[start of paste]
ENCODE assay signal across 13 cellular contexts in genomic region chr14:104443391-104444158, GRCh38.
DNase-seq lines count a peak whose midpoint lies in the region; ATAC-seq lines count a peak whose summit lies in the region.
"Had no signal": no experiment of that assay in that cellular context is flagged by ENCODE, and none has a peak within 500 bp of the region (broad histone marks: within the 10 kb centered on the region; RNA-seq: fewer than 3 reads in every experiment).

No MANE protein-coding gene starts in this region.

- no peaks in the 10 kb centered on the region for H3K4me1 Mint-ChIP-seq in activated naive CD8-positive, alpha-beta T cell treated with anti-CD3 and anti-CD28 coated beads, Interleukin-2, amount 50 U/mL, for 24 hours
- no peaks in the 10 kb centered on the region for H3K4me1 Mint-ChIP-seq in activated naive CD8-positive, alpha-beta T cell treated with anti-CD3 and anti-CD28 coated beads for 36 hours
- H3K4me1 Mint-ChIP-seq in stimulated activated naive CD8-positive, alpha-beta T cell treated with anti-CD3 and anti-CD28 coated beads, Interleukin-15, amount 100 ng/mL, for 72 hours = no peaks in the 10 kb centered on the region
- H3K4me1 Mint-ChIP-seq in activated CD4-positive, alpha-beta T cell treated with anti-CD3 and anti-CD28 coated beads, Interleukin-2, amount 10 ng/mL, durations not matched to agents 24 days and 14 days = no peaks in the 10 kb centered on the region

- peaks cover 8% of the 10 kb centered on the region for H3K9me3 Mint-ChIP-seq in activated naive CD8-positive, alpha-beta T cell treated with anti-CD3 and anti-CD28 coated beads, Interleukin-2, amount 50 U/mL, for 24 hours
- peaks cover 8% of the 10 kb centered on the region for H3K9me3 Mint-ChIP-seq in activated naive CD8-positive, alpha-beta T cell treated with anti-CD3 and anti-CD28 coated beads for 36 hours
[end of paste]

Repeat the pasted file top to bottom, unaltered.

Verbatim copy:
ENCODE assay signal across 13 cellular contexts in genomic region chr14:104443391-104444158, GRCh38.
DNase-seq lines count a peak whose midpoint lies in the region; ATAC-seq lines count a peak whose summit lies in the region.
"Had no signal": no experiment of that assay in that cellular context is flagged by ENCODE, and none has a peak within 500 bp of the region (broad histone marks: within the 10 kb centered on the region; RNA-seq: fewer than 3 reads in every experiment).

No MANE protein-coding gene starts in this region.

- no peaks in the 10 kb centered on the region for H3K4me1 Mint-ChIP-seq in activated naive CD8-positive, alpha-beta T cell treated with anti-CD3 and anti-CD28 coated beads, Interleukin-2, amount 50 U/mL, for 24 hours
- no peaks in the 10 kb centered on the region for H3K4me1 Mint-ChIP-seq in activated naive CD8-positive, alpha-beta T cell treated with anti-CD3 and anti-CD28 coated beads for 36 hours
- H3K4me1 Mint-ChIP-seq in stimulated activated naive CD8-positive, alpha-beta T cell treated with anti-CD3 and anti-CD28 coated beads, Interleukin-15, amount 100 ng/mL, for 72 hours = no peaks in the 10 kb centered on the region
- H3K4me1 Mint-ChIP-seq in activated CD4-positive, alpha-beta T cell treated with anti-CD3 and anti-CD28 coated beads, Interleukin-2, amount 10 ng/mL, durations not matched to agents 24 days and 14 days = no peaks in the 10 kb centered on the region

- peaks cover 8% of the 10 kb centered on the region for H3K9me3 Mint-ChIP-seq in activated naive CD8-positive, alpha-beta T cell treated with anti-CD3 and anti-CD28 coated beads, Interleukin-2, amount 50 U/mL, for 24 hours
- peaks cover 8% of the 10 kb centered on the region for H3K9me3 Mint-ChIP-seq in activated naive CD8-positive, alpha-beta T cell treated with anti-CD3 and anti-CD28 coated beads for 36 hours